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Finding my way out of PTSD, abuse with a newborn baby

grief, sorrow, hand, window
Photo: Unsplash/Kristina Tripkovic

Unplanned trials and challenges test a person — they can either chip away at her until she caves to the pressure, or they can forge strength inside of her that she never knew she had.   

I was on the path to caving until my life-changing discovery of the Hope Center, a pregnancy resource center in Greeneville, Tennessee, that I can truthfully credit with saving me and my son.  

I had survived the Aurora Colorado theater shooting in 2012, but the trauma of that incident clung to me every day. Meanwhile, my husband had returned from the Army struggling with PTSD. While I was ecstatic to learn I was pregnant, he did not share in my excitement. My hope was that once my husband saw the beauty of the face we had created, he would want to stay and fight for our marriage, despite both of us already fighting our own battles.  

Our beautiful son, Owen, was born on New Year’s Day, and I thought this signified the start of a successful and happy 2021. But the day after he was born, my husband received a letter in the mail from the VA explaining that his disability benefits would be decreasing, leaving us unable to afford our house.   

During this time, my husband’s PTSD worsened. He could hardly stand the colic of our newborn son, and as his anger and depression grew, Owen and I took the brunt of it. I struggled to find a lifeline or any stability as the tornado of events quickly wrapped around me.   

Owen was only six weeks old when I packed up our life in Florida and moved in with my parents in Tennessee, leaving my husband behind. The visits he made to see his son were few and far between and I soon found myself divorced — a single mother whose expectations for her life were simply specks in the rearview mirror.  

The lingering trauma of the shooting and abuse, mixed with the pain of losing my marriage, left me in a darkness that slowly crept into every area of my life. Just as I felt completely overcome by the strangle of hopelessness, I somehow stumbled upon the Hope Center, a local pregnancy center that offers women compassion and support during pregnancy and motherhood.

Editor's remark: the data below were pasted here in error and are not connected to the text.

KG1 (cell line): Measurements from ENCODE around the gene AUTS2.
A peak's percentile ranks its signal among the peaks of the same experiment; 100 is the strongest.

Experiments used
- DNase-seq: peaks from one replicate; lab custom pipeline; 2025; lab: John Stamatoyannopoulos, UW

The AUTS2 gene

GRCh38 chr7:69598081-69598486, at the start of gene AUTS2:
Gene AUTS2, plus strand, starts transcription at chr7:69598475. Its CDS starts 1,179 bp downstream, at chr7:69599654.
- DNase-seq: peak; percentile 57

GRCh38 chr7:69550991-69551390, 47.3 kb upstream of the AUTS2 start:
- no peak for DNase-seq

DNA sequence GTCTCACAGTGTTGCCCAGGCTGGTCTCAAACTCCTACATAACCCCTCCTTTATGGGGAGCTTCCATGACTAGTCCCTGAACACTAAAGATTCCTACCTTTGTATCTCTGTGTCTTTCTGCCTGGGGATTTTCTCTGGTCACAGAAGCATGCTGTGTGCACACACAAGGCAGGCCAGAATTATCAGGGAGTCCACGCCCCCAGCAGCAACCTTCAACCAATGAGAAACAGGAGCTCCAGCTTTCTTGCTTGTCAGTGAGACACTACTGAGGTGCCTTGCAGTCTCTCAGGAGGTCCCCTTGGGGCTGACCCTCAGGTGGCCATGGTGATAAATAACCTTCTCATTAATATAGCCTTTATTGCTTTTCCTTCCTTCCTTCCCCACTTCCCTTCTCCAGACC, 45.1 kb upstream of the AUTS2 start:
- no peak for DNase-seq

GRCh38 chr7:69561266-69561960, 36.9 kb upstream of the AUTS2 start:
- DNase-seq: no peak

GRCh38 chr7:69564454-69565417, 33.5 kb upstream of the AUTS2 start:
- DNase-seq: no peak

I had no idea the trajectory of my life, and of my son’s, was about to radically change.  

When I first entered the Hope Center, I could feel the happiness and peace engulf me like a warm hug. A feeling I had unknowingly longed for, for many years. They welcomed me without hesitation and helped me to accept my past while working to build my future, one that centered on good choices for my mental, physical and spiritual well-being. Discovering authentic family and friendship at the center made me realize I didn’t have to raise Owen on my own.   

They showed me how to breastfeed, baby-proof the house, and soothe a newborn with colic. They provided the physical items I needed to care for Owen, including diapers and wipes, but they also provided the emotional ones — love, support, and encouragement — while I navigated new territory as a single parent just trying to get back on her feet. I had been broken and defeated but despite all my struggles, my newborn baby still deserved care and a loving parent.   

And as if that wasn’t already enough, the Hope Center took to heart my career goals, which I had ever since the shooting: to become a registered nurse so that I could spend my life honoring those who lost theirs. They helped me to apply to schools and acquire the necessary financial assistance including the incredibly generous Unplanned Movie Scholarship, an award granted to one young mother each year who bravely chooses life despite unexpected setbacks. This has enabled me to thrive in a demanding accelerated nursing program so that today I am on track to graduate in 2024.    

I can say with certainty that I wouldn’t be in the emotional or educational position I am today without the gift of my son. Despite suffering deep trauma, hopelessness, and despair, Owen has changed my life for the better. His constant love and energy bring immense joy to each day. 

Because of him, I met wonderful people at the Hope Center who I still turn to for guidance, support, and friendship. With their help, the tragedies in my life have not become the focus of my story but rather the foundation upon which my strength and success were built. 

Hollie Fraser is from Greeneville, TN and is working to complete her nursing degree while raising her son Owen. 

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